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Xu Bing's A Book from the Sky displeased Chinese authorities in 1989. View the work?

Xu Bing's A Book from the Sky
1988

Chinese printmaker Xu Bing is a teacher at Beijing's prestigious Central Academy of Fine Arts and a respected practitioner of the official social realist style. Some conclude his approach to art was influenced by his term at a re-education camp during the tumultuous Cultural Revolution of the late '60s and early '70s. He returns to Beijing in 1975.

In the mid 1980's Premier Deng Xiaoping opens China to the West and welcomes a loosening of Communist Party ideology. Foreign books, paintings, and popular culture have flooded China, and Xu Bing and his contemporaries encounter the philosophies of Sartre and Nietzsche and the paintings of American pop artists Robert Rauschenberg and Andy Warhol. Xu Bing retreats to his studio in 1985 while other Chinese painters explore previously banned styles such as surrealism and abstraction. In 1988, he presents a single stunning installation at the National Museum of Fine Arts in Beijing: A Book from the Sky.

The piece fills a large exhibition hall. Museum-goers wander among 400 handmade books scattered on the floor, admiring Xu Bing's traditional Chinese typesetting, binding, and stringing techniques. They walk beneath 50-foot-long printed scrolls which hang from the ceiling, and they stand before wall panels printed in the style of Chinese outdoor newspapers. Visitors stare at his hand-printed calligraphy, each character carved from its own pear wood block; they discover that although it looks like written Chinese, it is utterly without meaning.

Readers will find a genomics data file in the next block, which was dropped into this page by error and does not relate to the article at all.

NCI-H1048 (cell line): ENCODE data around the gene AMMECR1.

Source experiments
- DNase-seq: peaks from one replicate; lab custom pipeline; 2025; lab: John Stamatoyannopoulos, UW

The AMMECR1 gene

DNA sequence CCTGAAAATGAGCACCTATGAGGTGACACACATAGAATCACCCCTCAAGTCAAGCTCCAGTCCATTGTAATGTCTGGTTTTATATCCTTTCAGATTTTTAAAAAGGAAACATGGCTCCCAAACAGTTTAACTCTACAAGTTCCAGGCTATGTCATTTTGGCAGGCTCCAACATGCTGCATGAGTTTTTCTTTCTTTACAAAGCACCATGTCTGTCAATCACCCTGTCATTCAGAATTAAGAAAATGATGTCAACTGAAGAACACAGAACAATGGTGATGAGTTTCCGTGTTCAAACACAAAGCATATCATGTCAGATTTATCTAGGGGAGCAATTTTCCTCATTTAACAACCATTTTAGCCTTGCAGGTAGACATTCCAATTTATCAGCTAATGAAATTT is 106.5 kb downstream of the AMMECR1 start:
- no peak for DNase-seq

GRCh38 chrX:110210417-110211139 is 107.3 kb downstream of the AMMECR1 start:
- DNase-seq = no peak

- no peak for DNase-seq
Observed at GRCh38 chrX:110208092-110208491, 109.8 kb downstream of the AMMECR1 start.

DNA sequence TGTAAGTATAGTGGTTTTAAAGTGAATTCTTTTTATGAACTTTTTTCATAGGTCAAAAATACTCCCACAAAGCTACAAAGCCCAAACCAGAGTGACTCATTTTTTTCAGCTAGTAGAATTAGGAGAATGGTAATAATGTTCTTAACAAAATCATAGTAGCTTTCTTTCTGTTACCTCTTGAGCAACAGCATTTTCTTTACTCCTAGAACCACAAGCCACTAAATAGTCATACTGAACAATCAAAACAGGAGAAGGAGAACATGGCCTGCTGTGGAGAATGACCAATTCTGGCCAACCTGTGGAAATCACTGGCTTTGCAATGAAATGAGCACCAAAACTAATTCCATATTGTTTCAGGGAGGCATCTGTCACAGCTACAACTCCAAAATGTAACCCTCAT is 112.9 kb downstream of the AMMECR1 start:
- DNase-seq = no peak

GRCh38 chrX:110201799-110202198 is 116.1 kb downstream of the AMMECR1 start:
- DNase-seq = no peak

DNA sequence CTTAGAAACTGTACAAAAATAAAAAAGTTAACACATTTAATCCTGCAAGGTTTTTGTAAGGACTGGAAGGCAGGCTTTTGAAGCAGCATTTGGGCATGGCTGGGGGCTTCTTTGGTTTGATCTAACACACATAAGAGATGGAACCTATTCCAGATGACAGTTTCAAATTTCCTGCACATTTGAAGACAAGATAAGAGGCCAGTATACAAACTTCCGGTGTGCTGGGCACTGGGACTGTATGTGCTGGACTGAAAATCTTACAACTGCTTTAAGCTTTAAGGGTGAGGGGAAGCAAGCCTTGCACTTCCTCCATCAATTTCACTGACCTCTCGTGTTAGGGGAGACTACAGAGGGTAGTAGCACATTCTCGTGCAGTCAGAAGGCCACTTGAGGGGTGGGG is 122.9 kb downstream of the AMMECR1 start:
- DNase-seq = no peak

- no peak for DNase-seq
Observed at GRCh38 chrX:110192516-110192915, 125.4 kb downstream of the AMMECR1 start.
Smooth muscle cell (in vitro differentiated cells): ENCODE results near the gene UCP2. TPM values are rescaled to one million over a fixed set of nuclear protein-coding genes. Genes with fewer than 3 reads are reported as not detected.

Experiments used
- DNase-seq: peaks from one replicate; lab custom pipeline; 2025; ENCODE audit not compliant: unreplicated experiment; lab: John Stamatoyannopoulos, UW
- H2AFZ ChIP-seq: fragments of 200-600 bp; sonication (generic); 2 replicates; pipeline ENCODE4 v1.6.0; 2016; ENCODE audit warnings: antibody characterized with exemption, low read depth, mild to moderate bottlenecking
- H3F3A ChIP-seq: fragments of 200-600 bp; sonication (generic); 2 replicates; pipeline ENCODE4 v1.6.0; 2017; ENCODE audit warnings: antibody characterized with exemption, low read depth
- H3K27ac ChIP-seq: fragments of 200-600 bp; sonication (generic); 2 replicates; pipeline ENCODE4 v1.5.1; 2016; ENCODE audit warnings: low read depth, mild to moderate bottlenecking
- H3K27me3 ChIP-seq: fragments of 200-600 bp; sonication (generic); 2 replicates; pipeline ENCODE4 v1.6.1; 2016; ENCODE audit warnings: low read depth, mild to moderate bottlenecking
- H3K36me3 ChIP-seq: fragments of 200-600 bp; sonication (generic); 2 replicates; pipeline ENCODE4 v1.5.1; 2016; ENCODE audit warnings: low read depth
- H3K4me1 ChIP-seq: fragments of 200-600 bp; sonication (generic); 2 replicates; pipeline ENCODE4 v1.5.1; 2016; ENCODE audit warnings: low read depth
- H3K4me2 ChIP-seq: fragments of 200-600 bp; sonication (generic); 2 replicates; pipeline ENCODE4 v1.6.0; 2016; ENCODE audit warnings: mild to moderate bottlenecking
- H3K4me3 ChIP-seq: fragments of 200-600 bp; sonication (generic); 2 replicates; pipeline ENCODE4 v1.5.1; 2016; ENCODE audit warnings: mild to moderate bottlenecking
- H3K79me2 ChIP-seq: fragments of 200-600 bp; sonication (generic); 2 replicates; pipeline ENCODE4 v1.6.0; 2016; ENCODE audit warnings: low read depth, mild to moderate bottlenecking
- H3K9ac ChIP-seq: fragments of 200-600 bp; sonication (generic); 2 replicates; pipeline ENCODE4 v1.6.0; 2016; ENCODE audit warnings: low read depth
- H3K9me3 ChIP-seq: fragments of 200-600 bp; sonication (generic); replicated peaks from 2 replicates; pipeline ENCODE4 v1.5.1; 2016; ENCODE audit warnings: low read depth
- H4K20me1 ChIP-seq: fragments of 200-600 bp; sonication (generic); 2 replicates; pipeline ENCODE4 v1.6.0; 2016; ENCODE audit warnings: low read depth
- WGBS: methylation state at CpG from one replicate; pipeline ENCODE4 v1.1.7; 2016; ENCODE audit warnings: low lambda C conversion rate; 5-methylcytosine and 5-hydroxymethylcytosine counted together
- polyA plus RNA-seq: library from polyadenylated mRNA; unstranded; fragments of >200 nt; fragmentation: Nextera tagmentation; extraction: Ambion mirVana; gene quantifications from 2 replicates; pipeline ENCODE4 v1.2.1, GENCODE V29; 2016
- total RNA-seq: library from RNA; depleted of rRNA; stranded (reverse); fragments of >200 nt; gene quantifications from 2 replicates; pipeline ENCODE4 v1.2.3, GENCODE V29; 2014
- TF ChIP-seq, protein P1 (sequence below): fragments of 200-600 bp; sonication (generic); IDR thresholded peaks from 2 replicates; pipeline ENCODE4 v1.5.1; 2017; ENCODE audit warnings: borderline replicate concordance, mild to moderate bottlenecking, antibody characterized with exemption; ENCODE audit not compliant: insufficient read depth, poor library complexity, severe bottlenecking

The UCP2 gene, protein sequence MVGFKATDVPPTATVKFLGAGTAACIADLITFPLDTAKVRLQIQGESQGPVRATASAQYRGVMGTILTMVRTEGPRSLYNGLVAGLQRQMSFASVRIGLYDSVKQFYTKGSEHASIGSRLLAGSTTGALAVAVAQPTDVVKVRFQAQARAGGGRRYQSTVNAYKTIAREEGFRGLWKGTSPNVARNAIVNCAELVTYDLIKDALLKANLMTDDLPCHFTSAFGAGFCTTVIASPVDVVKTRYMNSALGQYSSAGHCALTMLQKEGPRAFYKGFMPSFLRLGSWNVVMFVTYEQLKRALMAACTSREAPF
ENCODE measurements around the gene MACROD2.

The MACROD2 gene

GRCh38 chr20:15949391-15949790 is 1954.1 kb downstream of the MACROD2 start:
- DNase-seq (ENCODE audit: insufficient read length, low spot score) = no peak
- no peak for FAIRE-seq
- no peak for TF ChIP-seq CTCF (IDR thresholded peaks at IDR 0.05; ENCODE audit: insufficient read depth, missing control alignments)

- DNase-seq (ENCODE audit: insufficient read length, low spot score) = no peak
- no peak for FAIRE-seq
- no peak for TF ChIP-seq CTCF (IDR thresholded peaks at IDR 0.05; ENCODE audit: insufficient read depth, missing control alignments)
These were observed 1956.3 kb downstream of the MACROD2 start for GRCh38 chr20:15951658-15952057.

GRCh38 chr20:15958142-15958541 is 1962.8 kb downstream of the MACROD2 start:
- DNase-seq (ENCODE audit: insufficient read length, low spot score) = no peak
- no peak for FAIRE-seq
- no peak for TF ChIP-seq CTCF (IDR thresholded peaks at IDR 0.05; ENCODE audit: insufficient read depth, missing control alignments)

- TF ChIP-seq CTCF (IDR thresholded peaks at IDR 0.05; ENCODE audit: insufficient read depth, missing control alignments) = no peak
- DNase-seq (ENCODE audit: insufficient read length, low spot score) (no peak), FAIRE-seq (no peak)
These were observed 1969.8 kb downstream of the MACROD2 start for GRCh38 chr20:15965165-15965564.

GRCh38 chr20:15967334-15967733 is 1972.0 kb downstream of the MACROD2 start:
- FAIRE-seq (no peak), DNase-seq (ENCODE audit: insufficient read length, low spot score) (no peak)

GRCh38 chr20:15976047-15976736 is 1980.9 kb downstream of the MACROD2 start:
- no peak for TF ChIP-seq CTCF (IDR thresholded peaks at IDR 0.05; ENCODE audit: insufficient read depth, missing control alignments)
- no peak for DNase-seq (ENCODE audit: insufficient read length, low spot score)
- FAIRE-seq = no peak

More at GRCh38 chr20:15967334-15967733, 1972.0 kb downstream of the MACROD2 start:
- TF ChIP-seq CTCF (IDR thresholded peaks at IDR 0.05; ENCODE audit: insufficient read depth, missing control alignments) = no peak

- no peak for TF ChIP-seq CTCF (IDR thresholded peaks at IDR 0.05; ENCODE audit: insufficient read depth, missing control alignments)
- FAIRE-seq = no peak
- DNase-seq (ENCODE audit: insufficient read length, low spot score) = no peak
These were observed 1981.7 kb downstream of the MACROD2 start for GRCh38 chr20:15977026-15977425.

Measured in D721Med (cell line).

A Book from the Sky receives approval, even from official critics, who declare its blending of the ancient and the new as an important advance in Chinese art. In February 1989, Xu Bing's piece is included in the government-sanctioned group exhibition at Beijing's National Museum, China/Avant-Garde.

Four months later, the massacre of pro-democracy demonstrators in Beijing's Tiananmen Square begins a period of political retrenchment. Now, the Chinese press criticizes the avant-garde movement for its "bourgeois liberalism." Critics single out A Book from the Sky, whose meaninglessness, they believe, may hide subversive intent. A member of the Ministry of Culture delivers a severe reprimand. He likens the piece's ambiguity to a character in an old Chinese folk tale who wanders aimlessly, searching for his way home like a "ghost pounding on walls." As Xu Bing later admits, "The reason why people have so many reactions to A Book from the Sky is because it didn't say anything."

Xu Bing is placed under surveillance, which he later describes as creating a difficult atmosphere for producing art. He emigrates to the United States in 1990. The first new work he shows in the States is the last he produced while still in China, a hand-rubbed impression of a three-story-high stretch of the Great Wall of China. Xu Bing calls the piece Ghosts Pounding the Wall.

Xu Bing lives in Brooklyn, NY, and shows his work in museums and galleries all over the world.

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